Stapled-On Stone, Part I

By Dave Fratello | September 1st, 2007
Let's mix it up a bit here and talk about "cosmetic" stone laminate, or, as MBC prefers to call it, stapled-on stone.

It is now a simple matter to add tiles or stone laminates to a wood, concrete, stucco or cinder-block structure or wall to give the look of stone without the expense of actually building with stone. It's so simple to put stone anywhere now, people do put it anywhere and everywhere.

It's easy to make ghastly mistakes. Homeowners, builders and on-the-fly contractors seem to blow it regularly in MB.

The problem is that too often, the use of a stone-look material is conceived and executed with no thought as to whether the surface being covered might look like it was built with stone. If you're not careful, you'll end up with something that looks unnatural.

Our first example is a "flying chimney." This is a great house, but the "stone" chimney is on the second floor, above – nothing. Due to the laws of physics, this is not generally how real stone chimneys are built.

Visitors may find it hard to believe that this gigantic, apparently heavy stone fireplace and chimney are being held aloft by a few 8 x 8 posts. But if they realize it's just stapled-on stone, they won't worry about walking up and knocking on the door.

Here we have a case of the "climbing pavers." Flat stones that really belong on a walkway, outlining a driveway, maybe topping some walls, have instead gone vertical.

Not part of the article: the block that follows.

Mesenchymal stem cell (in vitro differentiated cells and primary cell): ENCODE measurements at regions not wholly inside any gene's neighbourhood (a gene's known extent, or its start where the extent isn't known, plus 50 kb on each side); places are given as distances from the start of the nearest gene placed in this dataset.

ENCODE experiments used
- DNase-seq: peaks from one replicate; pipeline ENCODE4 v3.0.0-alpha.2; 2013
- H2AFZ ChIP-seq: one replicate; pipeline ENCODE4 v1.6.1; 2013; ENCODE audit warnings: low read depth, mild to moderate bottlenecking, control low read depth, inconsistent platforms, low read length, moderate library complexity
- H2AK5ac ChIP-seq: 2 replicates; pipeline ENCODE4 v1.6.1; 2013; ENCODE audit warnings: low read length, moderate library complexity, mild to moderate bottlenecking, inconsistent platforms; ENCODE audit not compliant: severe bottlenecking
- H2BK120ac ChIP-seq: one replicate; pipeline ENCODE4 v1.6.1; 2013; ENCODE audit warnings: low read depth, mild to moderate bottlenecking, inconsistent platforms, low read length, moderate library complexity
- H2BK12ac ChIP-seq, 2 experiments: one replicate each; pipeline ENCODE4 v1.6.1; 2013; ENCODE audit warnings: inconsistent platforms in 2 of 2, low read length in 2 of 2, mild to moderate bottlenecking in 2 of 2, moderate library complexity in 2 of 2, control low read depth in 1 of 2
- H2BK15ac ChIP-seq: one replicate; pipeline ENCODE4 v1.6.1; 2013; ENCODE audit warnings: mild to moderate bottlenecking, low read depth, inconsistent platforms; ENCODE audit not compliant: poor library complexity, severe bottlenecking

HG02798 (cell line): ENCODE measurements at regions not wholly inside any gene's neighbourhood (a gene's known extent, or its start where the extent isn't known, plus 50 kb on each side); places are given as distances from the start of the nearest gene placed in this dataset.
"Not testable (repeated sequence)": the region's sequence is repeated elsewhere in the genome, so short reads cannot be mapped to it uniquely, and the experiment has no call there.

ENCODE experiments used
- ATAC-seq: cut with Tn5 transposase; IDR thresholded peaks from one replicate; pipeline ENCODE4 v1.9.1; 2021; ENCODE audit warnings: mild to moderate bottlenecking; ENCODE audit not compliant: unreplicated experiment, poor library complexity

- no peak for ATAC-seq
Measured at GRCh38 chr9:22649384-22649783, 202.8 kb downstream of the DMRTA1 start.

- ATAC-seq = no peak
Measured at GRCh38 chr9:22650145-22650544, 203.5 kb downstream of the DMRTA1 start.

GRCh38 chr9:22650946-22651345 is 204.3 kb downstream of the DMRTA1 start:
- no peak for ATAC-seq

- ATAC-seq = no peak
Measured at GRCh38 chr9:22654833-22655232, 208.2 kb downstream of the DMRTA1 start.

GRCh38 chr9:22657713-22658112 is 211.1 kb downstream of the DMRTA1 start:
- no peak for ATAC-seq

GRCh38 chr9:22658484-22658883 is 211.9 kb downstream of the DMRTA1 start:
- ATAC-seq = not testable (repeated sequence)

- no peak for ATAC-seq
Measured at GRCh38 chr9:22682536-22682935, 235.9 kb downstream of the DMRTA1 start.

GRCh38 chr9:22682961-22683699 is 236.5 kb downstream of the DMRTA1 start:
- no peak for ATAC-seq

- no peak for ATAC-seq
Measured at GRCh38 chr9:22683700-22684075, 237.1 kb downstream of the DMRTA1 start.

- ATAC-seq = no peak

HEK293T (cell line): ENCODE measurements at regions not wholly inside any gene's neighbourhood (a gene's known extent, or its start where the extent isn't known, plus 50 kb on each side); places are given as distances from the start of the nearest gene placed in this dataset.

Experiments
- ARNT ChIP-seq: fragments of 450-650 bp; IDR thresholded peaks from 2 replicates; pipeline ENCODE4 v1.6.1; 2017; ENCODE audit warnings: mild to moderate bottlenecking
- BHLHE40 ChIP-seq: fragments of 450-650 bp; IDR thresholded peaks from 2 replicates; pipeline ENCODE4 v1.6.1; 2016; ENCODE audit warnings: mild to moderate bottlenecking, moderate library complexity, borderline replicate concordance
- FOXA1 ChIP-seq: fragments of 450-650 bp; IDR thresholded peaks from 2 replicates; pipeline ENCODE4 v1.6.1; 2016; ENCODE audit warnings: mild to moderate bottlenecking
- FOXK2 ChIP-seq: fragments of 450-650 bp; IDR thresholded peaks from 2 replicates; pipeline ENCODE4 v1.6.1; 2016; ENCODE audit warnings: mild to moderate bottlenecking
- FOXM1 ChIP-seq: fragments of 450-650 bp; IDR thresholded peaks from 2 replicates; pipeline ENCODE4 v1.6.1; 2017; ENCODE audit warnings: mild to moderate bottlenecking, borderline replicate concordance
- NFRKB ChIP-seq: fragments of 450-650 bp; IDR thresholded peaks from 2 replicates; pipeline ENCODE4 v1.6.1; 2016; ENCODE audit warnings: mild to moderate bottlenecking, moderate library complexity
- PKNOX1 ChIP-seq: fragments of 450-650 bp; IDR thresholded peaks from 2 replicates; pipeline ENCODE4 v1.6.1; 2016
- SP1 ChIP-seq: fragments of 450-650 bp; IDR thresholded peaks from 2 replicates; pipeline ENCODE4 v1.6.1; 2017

Stapled onto the exterior of the chimney (which may or may not be brick underneath in this remodeled home), the pavers are meant to evoke an old-world chimney built from the ground up.

Have you ever seen a stone chimney? They rarely feature smooth surfaces and tight corners. Ditto for stone walls.

Finally, in the "sue your contractor" department, MBC offers an example of OK conception, miserable execution. This home was purchased last year and remodeled. To add interest to a stucco box, the new owners repainted and added a waist-high wall of stone laminate to mimic a stone foundation.

But the contractor didn't keep a straight line. The rightmost half of the house seems to sag as the lines of differently sized stone pieces go more and more uneven. The "stone foundation" illusion breaks down, and now the stone suggests to the eye that the home is about to crumble in one corner. (It's evident in the photo but vivid in person.)

We've seen some beautiful, and well-conceived, uses of laminate stone. But examples of the stapled-on variety are all over town. We'll return to this subject occasionally.

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